• Have the time to sew up the item. You’ll have one week to sew a toile and check the initial fit, and a further three weeks to make a finished jacket, photograph it, and provide feedback (for reference, Leimomi was able to sew View A by hand in 16 hours)
  • Be able to photograph your make being worn, and be willing for us to share your photos on this blog and instagram.
  • Provide clear feedback
  • Agree to a confidentially agreement regarding the pattern

We would hugely appreciate it if testers would share their finished make once the pattern launches, but this is not mandatory.  We’re asking for TESTERS, not marketers.  

As always we’re looking for a range of testers. We need a spread of geographical location, body type, sewing experience, and personal style.

The Timeline:


If you’re selected to test we’ll let you know and send you the materials requirements, line drawings, and the full pattern description by 12 noon NZ time on Friday the 16th of October.  This is Thur the 15th for most of the rest of the world.


We will send out a digital copy of the pattern to testers before 10pm NZ time on Monday the 26th of October.

Testing & Reviewing:

As this is a pretty time intensive pattern, testing will go for a month. We will ask for a toile check in one week in.

Testers will have until 10pm NZ time on Mon the 2nd of November to do an initial toile of the jacket and respond to the initial set of testing questions.

We’ll need testers to be finished with their jacket and provide photos and feedback by 10pm on Mon the 23rd of November

What you get:

Pattern testers will get a digital copy of the final pattern, lots of thanks, and features on my blog and our IGs.

Hope to hear from you!

A Chintz Robe for Lynne

Hurrah! Comments are back! Thanks to some awesome work by my brilliant webmaster, who figured out what the error was and did the way-beyond-my-capabilities fix that was needed, you can now see comments, and have conversations, and do all that stuff that makes blogging good.

To celebrate, a blog post about someone who I met because they are an awesome commenter & community member.

Lynne’s been following my blog and commenting and supporting since the very early days of my blogging. She joined back when the blogging world was tiny, and you felt like you knew everyone. It was so long ago going to meet an internet person in person was totally normal and not scary and potentially dangerous!

So when Lynne asked me to come visit her, I went – and she’s been my costuming fairy godmother ever since. I had two lovely long visits amidst her beautiful gardens in Ashburton. I’ve since made lots of things from the gorgeous fabrics she’s gifted me (like this fur muff, and the wool for the fantail skirt I’m wearing in these photos, and the wool for my Waiting for Bluebells dress).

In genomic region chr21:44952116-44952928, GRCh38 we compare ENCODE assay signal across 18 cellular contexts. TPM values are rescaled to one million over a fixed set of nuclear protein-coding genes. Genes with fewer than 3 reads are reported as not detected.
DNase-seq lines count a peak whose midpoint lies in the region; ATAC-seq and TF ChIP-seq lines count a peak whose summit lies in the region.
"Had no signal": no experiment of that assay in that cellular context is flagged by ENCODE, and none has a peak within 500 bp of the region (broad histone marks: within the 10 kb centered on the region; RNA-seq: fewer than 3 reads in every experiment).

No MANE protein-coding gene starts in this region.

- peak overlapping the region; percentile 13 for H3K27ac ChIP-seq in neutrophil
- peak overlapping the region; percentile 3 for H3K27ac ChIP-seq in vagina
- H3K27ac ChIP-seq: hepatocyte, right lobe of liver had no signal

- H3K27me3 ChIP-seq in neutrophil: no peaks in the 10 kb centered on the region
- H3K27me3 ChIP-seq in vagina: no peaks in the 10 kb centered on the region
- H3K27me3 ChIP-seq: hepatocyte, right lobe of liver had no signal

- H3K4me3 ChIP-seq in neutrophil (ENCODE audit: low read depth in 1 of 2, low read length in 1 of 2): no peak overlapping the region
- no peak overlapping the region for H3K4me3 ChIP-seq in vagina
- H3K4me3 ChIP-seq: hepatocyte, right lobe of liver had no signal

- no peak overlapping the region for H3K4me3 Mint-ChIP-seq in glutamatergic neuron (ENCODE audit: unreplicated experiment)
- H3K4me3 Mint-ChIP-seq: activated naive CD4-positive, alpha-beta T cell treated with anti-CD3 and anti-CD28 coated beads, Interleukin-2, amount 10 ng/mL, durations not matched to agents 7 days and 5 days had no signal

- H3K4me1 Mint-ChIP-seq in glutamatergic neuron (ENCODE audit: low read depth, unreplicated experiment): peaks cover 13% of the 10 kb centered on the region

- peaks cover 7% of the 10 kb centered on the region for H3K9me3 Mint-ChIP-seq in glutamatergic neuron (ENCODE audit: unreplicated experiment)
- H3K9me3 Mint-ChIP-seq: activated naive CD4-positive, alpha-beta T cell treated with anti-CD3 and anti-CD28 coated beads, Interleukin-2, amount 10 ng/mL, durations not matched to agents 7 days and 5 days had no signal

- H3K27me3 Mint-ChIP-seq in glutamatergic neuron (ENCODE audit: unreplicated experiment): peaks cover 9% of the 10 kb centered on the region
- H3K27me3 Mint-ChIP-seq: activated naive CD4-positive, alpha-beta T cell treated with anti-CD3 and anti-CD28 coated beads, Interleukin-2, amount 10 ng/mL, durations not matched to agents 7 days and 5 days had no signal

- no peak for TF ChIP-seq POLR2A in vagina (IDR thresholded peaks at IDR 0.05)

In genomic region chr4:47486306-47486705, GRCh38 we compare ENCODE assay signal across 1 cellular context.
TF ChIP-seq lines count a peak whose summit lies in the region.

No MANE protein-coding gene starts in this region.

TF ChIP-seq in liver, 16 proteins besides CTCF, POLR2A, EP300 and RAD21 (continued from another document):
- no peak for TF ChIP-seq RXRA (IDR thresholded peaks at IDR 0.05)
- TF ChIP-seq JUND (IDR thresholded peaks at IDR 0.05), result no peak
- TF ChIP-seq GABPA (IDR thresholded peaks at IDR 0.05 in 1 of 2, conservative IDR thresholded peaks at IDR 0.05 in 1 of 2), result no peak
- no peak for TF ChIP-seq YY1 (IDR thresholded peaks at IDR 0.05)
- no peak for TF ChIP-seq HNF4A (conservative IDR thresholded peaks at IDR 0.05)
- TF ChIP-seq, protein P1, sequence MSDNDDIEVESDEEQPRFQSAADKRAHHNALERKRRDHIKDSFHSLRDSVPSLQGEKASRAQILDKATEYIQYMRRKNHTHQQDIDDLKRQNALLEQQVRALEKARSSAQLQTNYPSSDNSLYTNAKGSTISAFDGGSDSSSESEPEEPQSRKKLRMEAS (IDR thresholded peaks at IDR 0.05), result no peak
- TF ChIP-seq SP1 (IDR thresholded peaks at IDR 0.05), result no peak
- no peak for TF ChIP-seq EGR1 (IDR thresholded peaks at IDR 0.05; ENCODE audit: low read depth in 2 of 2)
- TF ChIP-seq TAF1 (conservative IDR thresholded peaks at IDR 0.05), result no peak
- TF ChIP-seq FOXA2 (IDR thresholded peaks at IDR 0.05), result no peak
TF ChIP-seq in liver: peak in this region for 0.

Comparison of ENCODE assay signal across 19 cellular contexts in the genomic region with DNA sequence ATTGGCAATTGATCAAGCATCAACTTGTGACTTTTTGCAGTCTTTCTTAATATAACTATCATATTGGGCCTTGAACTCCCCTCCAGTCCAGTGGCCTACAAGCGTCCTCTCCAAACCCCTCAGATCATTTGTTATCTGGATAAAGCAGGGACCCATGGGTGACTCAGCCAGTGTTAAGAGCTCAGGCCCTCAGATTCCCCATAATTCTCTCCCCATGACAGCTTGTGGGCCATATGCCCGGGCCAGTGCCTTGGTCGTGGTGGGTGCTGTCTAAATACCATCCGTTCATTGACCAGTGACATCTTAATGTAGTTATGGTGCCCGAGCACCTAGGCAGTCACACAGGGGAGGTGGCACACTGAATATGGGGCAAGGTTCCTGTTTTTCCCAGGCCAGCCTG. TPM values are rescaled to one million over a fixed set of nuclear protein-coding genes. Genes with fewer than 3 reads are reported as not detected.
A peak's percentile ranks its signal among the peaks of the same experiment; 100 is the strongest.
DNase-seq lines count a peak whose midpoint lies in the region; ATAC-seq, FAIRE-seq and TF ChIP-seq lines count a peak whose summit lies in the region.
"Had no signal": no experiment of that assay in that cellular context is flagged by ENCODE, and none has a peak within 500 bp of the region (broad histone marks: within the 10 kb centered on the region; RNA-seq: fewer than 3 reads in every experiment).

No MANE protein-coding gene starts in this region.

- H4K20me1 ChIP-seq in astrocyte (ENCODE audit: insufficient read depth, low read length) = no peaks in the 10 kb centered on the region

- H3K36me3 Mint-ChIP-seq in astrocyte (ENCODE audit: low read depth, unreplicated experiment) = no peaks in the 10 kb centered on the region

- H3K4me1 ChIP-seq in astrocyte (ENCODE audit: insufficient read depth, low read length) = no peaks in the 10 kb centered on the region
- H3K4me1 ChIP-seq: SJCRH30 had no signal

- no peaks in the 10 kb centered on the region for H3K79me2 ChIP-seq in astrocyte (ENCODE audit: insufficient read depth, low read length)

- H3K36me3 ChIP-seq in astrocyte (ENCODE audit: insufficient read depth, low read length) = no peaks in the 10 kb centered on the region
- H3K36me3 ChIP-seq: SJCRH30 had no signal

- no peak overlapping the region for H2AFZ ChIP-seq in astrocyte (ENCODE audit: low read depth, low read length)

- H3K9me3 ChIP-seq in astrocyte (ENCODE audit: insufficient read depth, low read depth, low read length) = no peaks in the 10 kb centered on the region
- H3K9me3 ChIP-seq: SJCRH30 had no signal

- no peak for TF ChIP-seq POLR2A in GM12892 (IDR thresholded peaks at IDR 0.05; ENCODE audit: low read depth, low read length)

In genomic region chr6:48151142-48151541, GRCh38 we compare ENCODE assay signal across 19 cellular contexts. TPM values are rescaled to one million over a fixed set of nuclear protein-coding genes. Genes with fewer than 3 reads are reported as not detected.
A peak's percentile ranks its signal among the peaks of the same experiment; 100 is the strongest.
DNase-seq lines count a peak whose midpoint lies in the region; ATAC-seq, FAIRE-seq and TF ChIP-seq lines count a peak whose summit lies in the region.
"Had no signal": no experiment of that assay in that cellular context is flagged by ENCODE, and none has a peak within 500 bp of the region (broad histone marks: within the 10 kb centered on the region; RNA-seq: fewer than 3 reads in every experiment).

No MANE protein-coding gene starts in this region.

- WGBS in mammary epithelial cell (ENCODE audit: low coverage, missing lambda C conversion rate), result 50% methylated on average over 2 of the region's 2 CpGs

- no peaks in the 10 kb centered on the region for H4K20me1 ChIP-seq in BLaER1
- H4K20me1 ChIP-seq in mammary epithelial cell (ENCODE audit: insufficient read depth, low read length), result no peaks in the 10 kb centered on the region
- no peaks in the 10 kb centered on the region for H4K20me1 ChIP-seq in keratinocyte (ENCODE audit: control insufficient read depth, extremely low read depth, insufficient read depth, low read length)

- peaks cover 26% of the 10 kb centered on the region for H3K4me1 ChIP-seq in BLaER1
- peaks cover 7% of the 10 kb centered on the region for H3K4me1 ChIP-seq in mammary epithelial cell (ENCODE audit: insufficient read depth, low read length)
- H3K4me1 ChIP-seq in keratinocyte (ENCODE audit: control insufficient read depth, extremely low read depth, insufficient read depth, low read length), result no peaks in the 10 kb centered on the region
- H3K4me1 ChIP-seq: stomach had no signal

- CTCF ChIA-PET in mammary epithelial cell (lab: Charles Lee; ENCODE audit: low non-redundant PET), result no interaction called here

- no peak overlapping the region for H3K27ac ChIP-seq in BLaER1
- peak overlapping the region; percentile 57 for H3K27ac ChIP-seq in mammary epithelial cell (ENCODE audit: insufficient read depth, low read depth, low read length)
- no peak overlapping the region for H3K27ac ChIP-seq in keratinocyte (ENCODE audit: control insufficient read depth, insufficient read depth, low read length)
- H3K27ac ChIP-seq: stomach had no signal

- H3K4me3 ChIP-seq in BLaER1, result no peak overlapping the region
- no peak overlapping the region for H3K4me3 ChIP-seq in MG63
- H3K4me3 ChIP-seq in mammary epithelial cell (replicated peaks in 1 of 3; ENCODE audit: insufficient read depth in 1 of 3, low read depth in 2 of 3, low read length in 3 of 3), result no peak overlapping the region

She moved up to Christchurch and I’ve been wanting to go visit. At the end of August a work trip and minimal Covid restrictions in Wellington & Christchurch came together to allow me to spend four fabulous days with her.

In addition to lots of talking about books, enjoying her new garden, and sharing recipes and film recommendations, I made her a robe.

Making Lynne wrappers is what I do when I visit her. I like a good tradition!

A chintz robe

She’s been tinkering with a robe pattern for years, getting it just right. I used her pattern as a base, and made some further adjustments she’s been thinking of. The fabric is a lush Indian block printed chintz.

A chintz robe

It’s heavily based on traditional Japanese kimono patterning, but with more of an overlap, alterations to the sleeves, and all machine sewn.

A chintz robe

I’m an active relaxer, and I prefer hanging out with people and doing things. It was perfect to be sitting in her lounge cutting or stitching along on her lovely Bernina while chatting.

We taught Jack, her cat, how to be a sewing cat.

A chintz robe

He had no experience in that area, and wasn’t sure about this new role, but he caught on quickly He mastering the basics of lying on fabric right when your person wants to cut it, rucking up the neatly spread out fabric, trying to eat the sewing scissors, and chasing extra fabric strips.

A chintz robe

Clever boy!

A chintz robe

I hope Lynne enjoy’s the robe in Christchurch’s hot summers.

A chintz robe